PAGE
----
Research Areas

Recent evidence from the Di Vizio Laboratory indicates that fast migrating and metastatic amoeboid cancer cells undergoing non-apoptotic membrane blebbing can shed bioactive extracellular vesicles (EVs), namely large oncosomes, into the extracellular space due to their atypically large size in comparison with other classes of EVs. 

Figure 1. Schematic hypothesis of large oncosome functions. Oncosomes shed from tumor cells condition the microenvironment in a manner that favors the production of soluble factors from stromal cells (Chin, 2009). Through degradation of the extracellular matrix, they could release endothelial permeabilization factors that facilitate intravasation. Oncosomes may also induce epigenetic changes and reprogram endothelial cells by transferring RNA, as has been hypothesized for other types of microvesicles. Because oncosomes can also induce migration of normal endothelial cells, circulating tumor-derived oncosomes might promote endothelial leakage, allowing extravasation and colonization of distant sites.


Specific areas of the study include:

  • The role of large oncosomes in intercellular communication and in tumor growth and metastasis in prostate and breast cancers
  • Molecular mechanisms regulating the function of specific miRNA cargo of large oncosomes in breast and lung cancer progression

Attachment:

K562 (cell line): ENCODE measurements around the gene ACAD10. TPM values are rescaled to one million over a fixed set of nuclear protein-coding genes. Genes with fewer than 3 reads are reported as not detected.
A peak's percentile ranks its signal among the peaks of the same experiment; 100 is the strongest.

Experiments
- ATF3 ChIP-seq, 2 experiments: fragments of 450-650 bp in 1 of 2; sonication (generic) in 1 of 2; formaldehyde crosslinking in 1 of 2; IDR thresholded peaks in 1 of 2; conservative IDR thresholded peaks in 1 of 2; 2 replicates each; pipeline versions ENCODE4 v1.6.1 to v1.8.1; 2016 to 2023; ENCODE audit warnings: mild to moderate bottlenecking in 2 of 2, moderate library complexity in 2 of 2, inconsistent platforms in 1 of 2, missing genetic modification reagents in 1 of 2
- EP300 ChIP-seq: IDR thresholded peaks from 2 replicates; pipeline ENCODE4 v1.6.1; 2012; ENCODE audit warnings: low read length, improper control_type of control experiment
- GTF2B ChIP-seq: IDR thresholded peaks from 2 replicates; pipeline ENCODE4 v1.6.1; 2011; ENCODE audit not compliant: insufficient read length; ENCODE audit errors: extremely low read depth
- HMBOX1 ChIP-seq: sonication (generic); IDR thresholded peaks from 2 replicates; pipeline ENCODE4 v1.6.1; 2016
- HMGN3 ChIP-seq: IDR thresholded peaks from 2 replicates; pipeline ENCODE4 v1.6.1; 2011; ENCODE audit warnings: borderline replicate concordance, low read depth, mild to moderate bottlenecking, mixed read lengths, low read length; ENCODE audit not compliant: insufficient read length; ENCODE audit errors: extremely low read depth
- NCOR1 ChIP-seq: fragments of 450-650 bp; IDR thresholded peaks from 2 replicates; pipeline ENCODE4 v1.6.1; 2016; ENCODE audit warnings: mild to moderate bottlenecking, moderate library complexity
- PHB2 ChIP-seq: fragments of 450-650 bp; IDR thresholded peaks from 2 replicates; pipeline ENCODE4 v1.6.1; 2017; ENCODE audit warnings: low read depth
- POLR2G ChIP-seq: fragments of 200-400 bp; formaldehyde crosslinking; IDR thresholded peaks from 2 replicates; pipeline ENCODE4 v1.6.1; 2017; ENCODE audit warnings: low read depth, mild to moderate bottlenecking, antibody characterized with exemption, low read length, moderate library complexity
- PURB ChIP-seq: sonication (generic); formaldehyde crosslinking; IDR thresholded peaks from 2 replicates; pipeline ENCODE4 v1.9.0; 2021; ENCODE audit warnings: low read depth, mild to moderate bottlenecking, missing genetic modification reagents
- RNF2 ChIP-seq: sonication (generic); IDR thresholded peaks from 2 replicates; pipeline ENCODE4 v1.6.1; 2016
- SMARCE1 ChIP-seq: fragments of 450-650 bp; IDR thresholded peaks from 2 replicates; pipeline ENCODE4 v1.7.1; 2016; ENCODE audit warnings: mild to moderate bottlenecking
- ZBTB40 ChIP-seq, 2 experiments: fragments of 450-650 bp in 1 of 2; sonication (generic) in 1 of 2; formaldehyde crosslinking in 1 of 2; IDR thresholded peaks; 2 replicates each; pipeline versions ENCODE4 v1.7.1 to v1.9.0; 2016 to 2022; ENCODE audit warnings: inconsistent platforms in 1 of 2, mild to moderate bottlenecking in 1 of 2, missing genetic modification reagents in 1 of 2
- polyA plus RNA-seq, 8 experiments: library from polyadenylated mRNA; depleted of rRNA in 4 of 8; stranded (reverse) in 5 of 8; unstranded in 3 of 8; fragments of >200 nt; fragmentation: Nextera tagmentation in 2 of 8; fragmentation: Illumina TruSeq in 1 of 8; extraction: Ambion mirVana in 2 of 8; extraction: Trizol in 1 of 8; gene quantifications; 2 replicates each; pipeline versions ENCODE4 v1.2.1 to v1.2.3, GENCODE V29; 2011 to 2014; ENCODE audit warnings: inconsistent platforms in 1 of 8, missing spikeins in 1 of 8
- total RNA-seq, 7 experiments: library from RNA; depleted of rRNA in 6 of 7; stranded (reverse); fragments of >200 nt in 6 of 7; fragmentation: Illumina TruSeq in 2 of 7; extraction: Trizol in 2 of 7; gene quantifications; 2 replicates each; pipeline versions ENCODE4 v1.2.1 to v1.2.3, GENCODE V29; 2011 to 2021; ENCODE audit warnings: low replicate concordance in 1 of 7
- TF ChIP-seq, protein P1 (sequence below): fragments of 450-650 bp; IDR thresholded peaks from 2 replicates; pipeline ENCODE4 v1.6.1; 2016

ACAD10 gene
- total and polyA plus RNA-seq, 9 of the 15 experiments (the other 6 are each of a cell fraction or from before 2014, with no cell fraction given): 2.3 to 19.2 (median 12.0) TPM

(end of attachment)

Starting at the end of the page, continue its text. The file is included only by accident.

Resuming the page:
• Molecular profiling of large oncosomes and other cancer-derived EVs by next generation sequencing and proteomics in prostate and breast cancer and in glioblastoma
  • Molecular mechanisms and functional consequences of the internalization of large oncosomes in recipient cells

In a separate line of research, we are investigating the function of caveolin-1 in the prostate cancer stroma, with particular emphasis on the clinical significance of caveolin-1 loss with tumor progression and on the regulation of intracrine production of stromal androgens as a novel mechanism to cross-talk with the tumor cells.

Figure 2. miRNA export in EVs from tumorigenic and non-tumorigenic cells is finely regulated. Relative quantitation of the miRNAs with at least 1.5-fold expression change (red dotted lines) in EVs from tumorigenic RWPE-2 cells (left panel) versus cells themselves, and in EVs from non-tumorigenic RWPE-1 cells (right panel) versus cells. Red and green boxes show the top five or bottom five expressed miRNAs, respectively.